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Lissa Green

Lissa GreenTraining a Young Horse for Cross Country.

Where to Start?

After her debut at her first Badminton Horse Trials, Lissa Green is on a high and has much planned for this season. Here she teams up with leading performance footwear manufacturer, Grub's, and gives some advice on how to introduce a young horse to cross country.

Says Lissa Green

As riders know, a young horse in training comes with challenges and excitement, especially for riders whose discipline is eventing.

Presenting a young horse to a cross country course early on in its career is quite important because it enables the horse to absorb the process and understand what is to be expected of them in this stage.

Every schooling session should build your horse's confidence and end on a positive note so the foundations are established and the ultimate outcome is likely to be successful.

Starting off, you should spend a lot of time walking round with a relaxed rein so your horse can comfortably adjust to the environment. Even walking over some small fences will allow your horse to process what has just happened and associate what you are asking him to do.

As a rider you must remain relaxed and not put any pressure on the horse and allow the horse to do it in its own time.  

Lissa Green

It is inevitable that some of the obstacles may cause a young horse to spook, but it's so important that you don't turn the horse away from the jump, as this teaches the horse it's ok to stop and go around. You must be patient and allow your horse to smell it, work it out and then back him up to re-approach.

Once your horse is comfortable walking over the fences and is relaxed, attempt the same small jumps in trot, but again, allowing your horse to figure it out. Once he's happy going over these, move onto a different set of small jumps that look different. This will test your horse's confidence and if you needs to go back down to walk, this is fine to do so, but keep encouraging your youngster to go forward. Eventually he  will trust you enough to go over the jumps in trot again.

Banks can be a little tricky and can easily worry an inexperienced horse so make sure when you go up the bank to come back down the same way, so it's not so much of a surprise, but once your horse is confident then progress to riding the bank conventionally.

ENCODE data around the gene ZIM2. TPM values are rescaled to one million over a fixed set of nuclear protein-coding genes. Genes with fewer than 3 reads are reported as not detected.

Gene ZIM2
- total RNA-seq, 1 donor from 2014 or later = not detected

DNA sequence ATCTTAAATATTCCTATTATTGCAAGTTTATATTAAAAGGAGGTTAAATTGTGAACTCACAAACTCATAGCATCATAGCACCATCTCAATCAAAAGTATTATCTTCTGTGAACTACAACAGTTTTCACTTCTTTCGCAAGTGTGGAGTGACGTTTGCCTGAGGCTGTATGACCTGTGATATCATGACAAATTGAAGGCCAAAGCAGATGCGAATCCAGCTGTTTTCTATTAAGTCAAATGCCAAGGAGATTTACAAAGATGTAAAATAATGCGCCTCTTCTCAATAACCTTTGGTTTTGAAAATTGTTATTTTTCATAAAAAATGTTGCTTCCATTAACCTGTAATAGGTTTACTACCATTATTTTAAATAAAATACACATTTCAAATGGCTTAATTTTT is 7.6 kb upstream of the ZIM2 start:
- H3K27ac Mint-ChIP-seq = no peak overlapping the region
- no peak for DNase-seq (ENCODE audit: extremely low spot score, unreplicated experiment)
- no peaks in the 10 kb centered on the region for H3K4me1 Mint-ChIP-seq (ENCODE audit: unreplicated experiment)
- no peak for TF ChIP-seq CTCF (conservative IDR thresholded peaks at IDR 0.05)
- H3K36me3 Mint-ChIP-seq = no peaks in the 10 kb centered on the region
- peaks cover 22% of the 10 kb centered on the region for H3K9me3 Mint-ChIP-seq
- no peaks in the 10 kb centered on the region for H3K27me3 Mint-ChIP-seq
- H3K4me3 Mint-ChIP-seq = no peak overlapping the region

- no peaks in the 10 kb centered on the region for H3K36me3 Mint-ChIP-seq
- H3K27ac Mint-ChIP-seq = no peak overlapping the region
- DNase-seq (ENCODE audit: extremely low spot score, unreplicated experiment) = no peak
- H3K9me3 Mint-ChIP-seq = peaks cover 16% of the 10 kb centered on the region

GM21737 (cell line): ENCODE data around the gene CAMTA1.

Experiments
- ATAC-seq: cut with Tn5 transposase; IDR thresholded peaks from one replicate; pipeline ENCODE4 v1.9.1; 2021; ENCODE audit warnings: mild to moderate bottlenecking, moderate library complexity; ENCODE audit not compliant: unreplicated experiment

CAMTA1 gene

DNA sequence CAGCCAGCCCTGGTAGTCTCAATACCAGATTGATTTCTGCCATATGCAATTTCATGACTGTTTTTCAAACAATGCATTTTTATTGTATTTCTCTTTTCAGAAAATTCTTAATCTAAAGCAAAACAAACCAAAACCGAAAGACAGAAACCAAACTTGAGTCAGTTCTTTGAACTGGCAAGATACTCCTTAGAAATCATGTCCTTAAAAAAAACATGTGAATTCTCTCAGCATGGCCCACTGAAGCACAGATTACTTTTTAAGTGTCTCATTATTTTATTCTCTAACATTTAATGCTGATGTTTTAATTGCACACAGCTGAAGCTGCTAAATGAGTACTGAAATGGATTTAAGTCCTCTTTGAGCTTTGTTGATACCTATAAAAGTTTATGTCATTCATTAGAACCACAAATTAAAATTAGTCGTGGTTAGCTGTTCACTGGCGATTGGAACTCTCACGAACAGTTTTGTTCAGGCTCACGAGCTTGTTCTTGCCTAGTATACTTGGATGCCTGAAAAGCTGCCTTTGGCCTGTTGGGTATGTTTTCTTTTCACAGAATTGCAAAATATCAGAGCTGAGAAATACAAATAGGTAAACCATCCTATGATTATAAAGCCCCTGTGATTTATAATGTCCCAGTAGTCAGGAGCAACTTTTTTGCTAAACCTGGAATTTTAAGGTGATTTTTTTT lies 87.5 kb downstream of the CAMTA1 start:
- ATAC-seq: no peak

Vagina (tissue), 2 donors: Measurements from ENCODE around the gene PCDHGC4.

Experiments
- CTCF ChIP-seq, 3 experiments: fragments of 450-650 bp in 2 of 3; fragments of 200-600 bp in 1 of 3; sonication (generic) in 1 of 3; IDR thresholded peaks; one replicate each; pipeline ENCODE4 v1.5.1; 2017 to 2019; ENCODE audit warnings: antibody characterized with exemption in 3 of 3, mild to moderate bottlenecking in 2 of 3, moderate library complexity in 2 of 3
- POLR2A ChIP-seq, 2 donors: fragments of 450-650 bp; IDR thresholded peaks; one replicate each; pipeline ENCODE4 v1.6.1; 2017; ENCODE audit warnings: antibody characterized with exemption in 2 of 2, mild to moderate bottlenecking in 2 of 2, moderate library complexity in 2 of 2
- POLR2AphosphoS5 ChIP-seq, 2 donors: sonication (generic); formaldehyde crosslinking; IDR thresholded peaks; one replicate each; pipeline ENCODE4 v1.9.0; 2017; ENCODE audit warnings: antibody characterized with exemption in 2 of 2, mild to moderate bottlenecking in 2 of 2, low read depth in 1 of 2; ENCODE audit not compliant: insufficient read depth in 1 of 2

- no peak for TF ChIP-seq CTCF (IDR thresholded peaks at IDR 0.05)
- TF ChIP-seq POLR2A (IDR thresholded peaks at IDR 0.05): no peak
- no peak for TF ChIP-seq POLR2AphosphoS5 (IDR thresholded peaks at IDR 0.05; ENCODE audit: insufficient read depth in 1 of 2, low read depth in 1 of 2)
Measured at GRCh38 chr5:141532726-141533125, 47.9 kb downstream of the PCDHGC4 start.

Lissa Green

The key is to allow you horse lots of rein so he can have his head down and work it out.

Throughout the training it is key to praise your horse after he's done something right to boost his confidence.

Lissa GreenWater can be a horse's worst nightmare and the help of a 'nanny' horse to walk with your young horse into the water as encouragement can be really useful. Once youre horse has his feet wet, come back out and re-do the process without the 'nanny' horse. Once your horse is happy, with positive reinforcement you can include a small jump leading into the water.

The most precarious obstacles for a young horse to overcome are ditches, therefore a little bit of time invested in this area of training will help your horse understand the question being asked.

Allow your horse to check both sides of the ditch and then use the 'nanny' horse again to go over the ditch, showing the younger and inexperienced horse how to do it. After a couple of attempts remove the 'nanny' horse and try again.

By following through this session, your horse should gain a wealth of confidence and trust in you. This will aid in encouraging him to jump other obstacles in a sequence.

It is now important that you don't push your youngster too quickly to the point where it undoes all your hard work in giving confidence.

For the initial schooling keep the work in trot, which allows time to think, and keep the jumps small and relatively simple.

For more information contact Grub's on 01204 567700 or visit

Interview sourced from